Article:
Category Archives: How To….

The input arguments had entities that did not belong to the same datacenter.


Trying to vMotion (in my case a cross-vCenter vMotion from a 6.5 system to 6.7) a VM the error “The input arguments had entities that did not belong to the same datacenter.” occurred. Other VMs were migrating fine.



The CD Drive in the source VM was mapped to (although not connected to) a Content Library ISO file.


Point the source VM CD drive at “Client Device” and retry the vMotion.


Quick Tip- Azure SQL Server Connectivity


  1. An application server in Azure can’t connect to an IaaS SQL Server on Windows (also in Azure).
  2. The Connection Troubleshoot utility in the Azure Portal says network connectivity between the App server and SQL server on port 1433 is allowed:
  3. PowerShell Test-NetConnection on the App server shows that communication with the SQL Server is blocked on port 1433


Windows Firewall on the SQL Server is blocking communications from the App Server


Add a rule to the Windows Firewall on the SQL Server to allow SQL Traffic. See Microsoft Docs for details on how to do this.

CSS, Javascript, Images cause 500 errors after IIS Website upgrade


A website has been copied from a server running IIS 6 (Windows Server 2008) to a server running IIS 10 (Windows Server 2019). Pages do not render correctly, and further investigation shows that pictures, css files, and javascript are all failing with 500 (Internal Server Error) responses. This is shown here in the F12 view in Chrome.


Trying to access one of these static files directly also fails and just shows the message “The page cannot be displayed because an internal server error has occurred.



In my case, the site was referencing the FontAwesome package which uses the WOFF file type. In the older IIS this MIME type was not registered so required a manual entry in the configuration. In the newer IIS this is handled natively and the manual configuration is now causing a problem rather than remediating one.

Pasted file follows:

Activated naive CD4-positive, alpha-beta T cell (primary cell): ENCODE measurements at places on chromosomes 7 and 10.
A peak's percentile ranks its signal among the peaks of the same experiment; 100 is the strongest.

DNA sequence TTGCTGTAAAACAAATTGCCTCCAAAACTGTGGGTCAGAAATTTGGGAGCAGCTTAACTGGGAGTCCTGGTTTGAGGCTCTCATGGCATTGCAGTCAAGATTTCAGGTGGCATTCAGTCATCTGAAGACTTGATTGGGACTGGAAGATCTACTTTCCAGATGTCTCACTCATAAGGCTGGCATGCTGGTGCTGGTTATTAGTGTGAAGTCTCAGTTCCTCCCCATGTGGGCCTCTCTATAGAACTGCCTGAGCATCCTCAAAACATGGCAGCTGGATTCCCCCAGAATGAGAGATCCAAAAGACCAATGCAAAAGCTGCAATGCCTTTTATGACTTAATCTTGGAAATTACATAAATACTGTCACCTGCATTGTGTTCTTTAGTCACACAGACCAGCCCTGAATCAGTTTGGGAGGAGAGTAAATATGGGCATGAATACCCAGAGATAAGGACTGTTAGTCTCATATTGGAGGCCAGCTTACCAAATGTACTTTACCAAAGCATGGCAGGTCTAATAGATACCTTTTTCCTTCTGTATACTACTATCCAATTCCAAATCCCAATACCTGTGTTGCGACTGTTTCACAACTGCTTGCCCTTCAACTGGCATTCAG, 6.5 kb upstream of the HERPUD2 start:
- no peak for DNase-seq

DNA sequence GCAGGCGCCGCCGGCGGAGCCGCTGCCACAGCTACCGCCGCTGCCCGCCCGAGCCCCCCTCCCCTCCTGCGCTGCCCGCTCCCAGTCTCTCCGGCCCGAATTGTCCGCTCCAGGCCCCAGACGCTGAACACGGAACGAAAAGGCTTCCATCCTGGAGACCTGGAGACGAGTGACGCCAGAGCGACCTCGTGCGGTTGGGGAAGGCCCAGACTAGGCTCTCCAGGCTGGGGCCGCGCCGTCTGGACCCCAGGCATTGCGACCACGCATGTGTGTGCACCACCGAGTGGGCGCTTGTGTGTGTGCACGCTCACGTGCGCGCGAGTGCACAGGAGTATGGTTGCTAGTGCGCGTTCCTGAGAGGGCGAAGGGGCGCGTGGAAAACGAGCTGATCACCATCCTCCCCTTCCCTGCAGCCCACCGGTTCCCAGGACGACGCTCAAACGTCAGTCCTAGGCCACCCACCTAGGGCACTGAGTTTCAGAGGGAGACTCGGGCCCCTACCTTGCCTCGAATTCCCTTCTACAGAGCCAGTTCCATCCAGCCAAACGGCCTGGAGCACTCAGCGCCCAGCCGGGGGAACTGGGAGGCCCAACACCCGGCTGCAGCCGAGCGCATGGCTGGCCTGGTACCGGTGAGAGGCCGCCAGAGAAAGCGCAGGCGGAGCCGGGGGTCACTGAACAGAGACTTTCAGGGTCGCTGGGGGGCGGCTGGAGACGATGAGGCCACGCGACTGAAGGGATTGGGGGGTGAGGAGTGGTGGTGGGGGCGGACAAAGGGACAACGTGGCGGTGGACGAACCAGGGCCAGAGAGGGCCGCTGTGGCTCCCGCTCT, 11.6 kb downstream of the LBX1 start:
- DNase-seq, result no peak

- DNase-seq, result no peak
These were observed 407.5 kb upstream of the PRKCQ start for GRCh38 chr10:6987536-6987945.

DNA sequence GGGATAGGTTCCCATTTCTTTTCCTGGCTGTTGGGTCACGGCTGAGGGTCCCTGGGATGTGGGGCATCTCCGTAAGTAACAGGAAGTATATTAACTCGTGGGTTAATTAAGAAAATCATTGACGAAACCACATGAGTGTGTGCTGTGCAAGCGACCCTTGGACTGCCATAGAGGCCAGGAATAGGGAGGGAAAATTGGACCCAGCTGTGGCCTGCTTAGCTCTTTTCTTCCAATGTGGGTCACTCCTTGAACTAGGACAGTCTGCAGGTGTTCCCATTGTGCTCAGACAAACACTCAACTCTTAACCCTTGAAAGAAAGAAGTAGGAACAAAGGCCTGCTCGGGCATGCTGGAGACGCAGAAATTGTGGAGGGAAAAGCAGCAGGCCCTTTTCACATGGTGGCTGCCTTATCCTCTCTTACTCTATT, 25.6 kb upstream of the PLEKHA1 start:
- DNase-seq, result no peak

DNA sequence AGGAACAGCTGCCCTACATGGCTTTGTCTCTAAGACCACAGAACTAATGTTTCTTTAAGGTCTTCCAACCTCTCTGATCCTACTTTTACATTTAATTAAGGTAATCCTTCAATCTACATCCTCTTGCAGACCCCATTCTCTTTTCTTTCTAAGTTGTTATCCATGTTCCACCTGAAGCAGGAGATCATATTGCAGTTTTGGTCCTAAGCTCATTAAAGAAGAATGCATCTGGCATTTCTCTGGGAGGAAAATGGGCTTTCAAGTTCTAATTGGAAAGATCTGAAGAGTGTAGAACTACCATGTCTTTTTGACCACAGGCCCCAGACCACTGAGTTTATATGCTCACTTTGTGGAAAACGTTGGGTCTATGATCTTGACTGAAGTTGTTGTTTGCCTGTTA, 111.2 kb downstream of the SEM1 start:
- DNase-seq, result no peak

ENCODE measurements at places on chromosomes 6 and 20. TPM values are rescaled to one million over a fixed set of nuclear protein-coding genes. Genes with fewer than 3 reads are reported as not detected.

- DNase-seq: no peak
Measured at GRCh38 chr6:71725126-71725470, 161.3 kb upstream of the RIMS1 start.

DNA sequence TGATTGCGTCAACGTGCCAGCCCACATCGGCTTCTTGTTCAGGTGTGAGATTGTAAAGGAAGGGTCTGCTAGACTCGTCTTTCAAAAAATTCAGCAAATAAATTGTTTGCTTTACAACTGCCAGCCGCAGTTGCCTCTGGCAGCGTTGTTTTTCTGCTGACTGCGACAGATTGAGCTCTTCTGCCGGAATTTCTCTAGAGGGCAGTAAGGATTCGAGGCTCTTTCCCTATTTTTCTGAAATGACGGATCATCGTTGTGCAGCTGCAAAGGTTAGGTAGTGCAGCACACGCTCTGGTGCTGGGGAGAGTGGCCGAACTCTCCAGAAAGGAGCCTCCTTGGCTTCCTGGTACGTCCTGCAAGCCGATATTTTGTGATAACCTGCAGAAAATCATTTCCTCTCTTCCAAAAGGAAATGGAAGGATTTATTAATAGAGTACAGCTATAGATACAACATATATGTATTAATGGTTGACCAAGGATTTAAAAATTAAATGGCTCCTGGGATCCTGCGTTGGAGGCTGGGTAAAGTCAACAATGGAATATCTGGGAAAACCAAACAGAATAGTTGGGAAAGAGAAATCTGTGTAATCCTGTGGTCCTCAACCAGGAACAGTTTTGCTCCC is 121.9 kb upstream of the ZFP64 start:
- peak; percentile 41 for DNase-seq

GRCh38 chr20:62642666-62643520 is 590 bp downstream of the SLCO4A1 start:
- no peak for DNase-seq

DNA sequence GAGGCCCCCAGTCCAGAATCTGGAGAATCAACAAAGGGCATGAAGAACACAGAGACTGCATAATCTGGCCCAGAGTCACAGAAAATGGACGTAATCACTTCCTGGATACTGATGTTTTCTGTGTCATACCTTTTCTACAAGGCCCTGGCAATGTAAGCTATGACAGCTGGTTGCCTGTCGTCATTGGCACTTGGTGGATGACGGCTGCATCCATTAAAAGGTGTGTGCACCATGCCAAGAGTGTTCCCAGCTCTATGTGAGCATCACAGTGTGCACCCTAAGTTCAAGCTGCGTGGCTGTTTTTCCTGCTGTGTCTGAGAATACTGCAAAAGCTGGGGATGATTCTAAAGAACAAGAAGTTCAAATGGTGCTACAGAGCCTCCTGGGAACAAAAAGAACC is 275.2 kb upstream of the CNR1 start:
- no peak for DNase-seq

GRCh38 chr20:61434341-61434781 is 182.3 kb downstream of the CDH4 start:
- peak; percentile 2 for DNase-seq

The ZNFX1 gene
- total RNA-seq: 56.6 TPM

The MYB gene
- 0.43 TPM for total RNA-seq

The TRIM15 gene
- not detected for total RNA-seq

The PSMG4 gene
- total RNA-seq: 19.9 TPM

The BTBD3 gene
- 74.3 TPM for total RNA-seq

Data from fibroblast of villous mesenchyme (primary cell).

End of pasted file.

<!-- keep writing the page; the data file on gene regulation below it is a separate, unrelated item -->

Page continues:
Check the web.config file for a reference to “woff” for example

<mimeMap fileExtension=”.woff” mimetype=”application/font-woff” />

and comment out or remove this line.


Refresh the page in your browser and it should now load correctly.

PowerShell Get-Command: finding the cmdlet

A recent Slack chat reminded me that PowerShell’s Get-Command cmdlet is a good way of finding what commands to use when you encounter a new problem. However it goes beyond typing “Get-Command” and just getting a huge list back- my laptop just gave me 7659 commands to choose from – as this can be unusable. Here’s some quick tips on focussing your search by using the built in arguments.

1. –module

PowerShell and it’s extensions are comprised of modules. If you want to use the cmdlets for interacting with a VMware environment you install their “PowerCLI” module. Get-Command can return just the cmdlets from a specific module, for example we can list all the cmdlets from the VMware modules

Get-Command –Module VMware.*

Or we can list the commands in the Azure Compute PowerShell module

Get-Command –Module Az.Compute

2. –verb

If you’ve used PowerShell before, you’ll know that cmdlet names are all of the format verb (“a doing word” as I was taught at school), followed by a dash,  followed by a noun. So we have Measure-Object, Remove-Disk, and even Get-Command itself. The “-verb” argument can be used to only show us cmdlets with this verb, for example to only see the “Get” cmdlets we use